10. Hi Chefky, Sounds like fun. If you don't find a chef to cook at your place in front of you, the guy at link below does special catering of all sorts. His kids might be able to help explain the food and serve it properly but I don't think the old guy speaks English. It's not farang food at all--this is as local Thai as it gets. There is a map on how to find it, Udom Pochana, worth a trip just to eat the food around there--loads of great places to eat in the vicinity. http://importfood.com/thai_vendors/street_...dompochana.html
  11. ImportFood

    red rice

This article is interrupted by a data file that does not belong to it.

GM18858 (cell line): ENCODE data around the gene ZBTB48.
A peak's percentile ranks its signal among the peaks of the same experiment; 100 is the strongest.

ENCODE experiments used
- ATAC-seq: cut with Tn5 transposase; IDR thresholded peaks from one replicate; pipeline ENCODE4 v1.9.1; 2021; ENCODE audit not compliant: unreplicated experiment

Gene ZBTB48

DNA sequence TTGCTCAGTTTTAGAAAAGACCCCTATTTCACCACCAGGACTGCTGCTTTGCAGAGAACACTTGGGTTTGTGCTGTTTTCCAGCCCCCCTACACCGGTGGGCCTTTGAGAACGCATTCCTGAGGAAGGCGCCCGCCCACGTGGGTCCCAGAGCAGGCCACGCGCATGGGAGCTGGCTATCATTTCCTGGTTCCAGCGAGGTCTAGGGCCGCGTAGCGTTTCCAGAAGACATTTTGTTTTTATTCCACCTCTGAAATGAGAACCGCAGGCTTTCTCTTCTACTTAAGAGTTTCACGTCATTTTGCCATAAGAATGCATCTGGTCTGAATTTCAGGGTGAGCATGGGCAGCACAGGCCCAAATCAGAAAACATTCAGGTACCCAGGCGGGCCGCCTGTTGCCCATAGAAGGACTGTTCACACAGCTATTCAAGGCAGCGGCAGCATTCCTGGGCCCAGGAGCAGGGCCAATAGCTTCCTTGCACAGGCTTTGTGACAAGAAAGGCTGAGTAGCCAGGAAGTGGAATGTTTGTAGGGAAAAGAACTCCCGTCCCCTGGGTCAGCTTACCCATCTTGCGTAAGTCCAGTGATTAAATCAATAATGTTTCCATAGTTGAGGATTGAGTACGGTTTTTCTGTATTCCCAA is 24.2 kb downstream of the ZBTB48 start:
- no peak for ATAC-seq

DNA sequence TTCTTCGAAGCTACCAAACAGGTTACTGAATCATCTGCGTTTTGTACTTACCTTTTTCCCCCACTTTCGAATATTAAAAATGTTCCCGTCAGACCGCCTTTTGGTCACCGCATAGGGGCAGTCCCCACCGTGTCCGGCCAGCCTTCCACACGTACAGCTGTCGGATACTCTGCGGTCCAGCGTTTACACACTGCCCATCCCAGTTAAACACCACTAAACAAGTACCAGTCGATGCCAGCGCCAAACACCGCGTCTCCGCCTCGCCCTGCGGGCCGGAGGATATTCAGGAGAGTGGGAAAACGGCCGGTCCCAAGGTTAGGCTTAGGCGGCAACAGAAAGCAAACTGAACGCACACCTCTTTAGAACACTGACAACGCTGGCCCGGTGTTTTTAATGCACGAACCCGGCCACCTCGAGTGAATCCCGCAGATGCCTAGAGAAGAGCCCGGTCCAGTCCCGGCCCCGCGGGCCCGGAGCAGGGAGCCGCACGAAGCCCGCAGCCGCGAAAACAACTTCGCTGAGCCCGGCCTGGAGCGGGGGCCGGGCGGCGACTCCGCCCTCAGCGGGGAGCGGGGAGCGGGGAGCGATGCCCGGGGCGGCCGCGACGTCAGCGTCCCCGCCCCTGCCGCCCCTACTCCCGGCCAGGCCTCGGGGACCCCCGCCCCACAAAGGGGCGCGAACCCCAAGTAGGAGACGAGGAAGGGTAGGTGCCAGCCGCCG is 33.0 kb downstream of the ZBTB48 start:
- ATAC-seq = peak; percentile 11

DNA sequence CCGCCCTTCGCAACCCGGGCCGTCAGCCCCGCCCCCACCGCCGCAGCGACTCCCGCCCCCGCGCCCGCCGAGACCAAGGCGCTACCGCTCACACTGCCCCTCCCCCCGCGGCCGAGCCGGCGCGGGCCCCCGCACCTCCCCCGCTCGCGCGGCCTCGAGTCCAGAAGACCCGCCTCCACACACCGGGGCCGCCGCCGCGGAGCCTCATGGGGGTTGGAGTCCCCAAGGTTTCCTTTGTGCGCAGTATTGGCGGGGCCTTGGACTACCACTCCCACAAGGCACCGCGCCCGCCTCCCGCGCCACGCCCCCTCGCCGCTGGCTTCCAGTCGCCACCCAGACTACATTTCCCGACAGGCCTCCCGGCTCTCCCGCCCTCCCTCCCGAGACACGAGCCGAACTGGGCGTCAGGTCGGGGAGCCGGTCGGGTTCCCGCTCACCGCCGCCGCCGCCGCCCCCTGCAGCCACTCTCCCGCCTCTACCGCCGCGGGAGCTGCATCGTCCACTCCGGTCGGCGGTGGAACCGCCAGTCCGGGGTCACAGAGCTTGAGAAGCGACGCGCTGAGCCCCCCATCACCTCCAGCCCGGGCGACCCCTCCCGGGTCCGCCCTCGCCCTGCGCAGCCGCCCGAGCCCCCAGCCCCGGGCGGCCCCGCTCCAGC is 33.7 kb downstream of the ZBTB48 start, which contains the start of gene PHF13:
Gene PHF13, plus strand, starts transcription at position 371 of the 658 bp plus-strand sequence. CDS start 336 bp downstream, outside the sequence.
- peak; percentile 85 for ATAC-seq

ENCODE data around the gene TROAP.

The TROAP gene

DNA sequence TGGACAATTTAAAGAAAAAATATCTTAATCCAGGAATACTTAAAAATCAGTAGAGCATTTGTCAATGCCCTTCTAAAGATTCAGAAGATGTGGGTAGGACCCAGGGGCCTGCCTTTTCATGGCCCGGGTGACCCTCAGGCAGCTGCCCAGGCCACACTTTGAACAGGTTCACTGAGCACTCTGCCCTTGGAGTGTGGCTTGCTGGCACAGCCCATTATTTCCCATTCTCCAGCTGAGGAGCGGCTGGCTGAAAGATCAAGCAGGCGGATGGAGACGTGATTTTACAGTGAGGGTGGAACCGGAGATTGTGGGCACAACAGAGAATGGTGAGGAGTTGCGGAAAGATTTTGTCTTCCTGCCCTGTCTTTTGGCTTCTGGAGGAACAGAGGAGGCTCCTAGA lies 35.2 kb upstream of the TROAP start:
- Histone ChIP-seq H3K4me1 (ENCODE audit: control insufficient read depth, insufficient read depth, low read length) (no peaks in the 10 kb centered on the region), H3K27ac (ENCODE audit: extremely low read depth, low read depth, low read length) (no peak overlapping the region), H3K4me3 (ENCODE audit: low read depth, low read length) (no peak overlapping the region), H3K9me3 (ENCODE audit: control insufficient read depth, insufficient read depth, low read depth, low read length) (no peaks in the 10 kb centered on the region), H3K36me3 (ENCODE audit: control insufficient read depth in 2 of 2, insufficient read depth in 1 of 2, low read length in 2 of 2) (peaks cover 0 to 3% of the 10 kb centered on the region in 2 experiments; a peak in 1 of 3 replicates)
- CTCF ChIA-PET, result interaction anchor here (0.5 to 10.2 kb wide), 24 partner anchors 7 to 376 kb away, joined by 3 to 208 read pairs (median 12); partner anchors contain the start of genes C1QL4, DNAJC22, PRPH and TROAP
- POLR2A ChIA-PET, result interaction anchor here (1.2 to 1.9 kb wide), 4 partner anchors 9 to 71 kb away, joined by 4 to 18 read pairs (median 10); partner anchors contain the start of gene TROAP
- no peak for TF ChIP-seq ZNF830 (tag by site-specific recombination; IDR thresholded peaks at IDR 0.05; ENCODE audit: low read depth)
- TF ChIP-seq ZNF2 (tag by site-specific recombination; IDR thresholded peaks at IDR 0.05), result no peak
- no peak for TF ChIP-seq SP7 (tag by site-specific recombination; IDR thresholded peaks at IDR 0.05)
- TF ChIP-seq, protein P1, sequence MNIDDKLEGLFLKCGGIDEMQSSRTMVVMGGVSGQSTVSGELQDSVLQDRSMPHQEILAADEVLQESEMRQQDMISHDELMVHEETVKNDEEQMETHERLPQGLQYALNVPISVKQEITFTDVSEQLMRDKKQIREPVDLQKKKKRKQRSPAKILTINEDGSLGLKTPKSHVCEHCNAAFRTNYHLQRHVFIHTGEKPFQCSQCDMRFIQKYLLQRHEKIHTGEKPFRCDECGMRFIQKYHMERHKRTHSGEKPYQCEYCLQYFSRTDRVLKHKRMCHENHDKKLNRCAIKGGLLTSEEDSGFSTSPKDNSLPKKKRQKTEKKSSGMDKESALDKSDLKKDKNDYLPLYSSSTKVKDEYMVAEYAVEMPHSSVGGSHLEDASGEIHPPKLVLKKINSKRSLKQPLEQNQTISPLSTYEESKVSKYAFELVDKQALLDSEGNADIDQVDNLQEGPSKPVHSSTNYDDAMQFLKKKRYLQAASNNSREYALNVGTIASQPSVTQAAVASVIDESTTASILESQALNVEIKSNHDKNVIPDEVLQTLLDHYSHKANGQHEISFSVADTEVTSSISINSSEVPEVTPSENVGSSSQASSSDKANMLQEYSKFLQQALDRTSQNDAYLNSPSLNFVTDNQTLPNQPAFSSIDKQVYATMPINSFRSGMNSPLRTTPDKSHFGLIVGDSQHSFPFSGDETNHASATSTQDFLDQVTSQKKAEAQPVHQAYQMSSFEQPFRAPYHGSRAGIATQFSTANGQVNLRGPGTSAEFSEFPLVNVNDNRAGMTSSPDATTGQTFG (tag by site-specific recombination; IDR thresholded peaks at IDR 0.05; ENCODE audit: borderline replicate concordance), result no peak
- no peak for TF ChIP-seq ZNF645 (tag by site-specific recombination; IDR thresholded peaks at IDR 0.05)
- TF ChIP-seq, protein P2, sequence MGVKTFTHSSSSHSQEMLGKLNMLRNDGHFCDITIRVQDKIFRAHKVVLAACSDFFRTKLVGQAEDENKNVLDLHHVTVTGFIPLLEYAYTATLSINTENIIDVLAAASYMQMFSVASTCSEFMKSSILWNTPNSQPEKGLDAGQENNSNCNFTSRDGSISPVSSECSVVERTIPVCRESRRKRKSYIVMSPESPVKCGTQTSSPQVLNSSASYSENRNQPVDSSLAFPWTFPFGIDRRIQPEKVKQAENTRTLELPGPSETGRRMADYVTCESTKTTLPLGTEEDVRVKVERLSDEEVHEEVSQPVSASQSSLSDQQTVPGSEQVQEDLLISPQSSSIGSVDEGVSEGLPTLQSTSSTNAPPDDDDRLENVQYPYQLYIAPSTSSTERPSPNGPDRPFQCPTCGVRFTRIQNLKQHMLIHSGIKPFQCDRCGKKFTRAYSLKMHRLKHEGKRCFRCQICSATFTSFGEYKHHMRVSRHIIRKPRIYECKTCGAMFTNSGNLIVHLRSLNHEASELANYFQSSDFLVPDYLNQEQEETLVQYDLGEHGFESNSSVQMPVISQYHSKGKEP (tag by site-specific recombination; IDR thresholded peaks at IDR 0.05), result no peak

I did not see the episode but it might have been "red cargo rice". There are a few varieties of rice grown in Thailand that create colored water broth. There is a nice variety called Sinin which is my favorite but it's not exported to US due to the limited crop and extended paperwork required to import specialty rice into this country. You have to buy it when you go there. You can likely Google sinin rice and learn about it, I think it's the superior variety of all unpolished rice varieties because of the sweet velvety taste, and the color is more lavender than red. Aside from sinin rice, one of the next best unpolished rice for flavor is red cargo rice which is at the link below http://importfood.com/nrct0501.html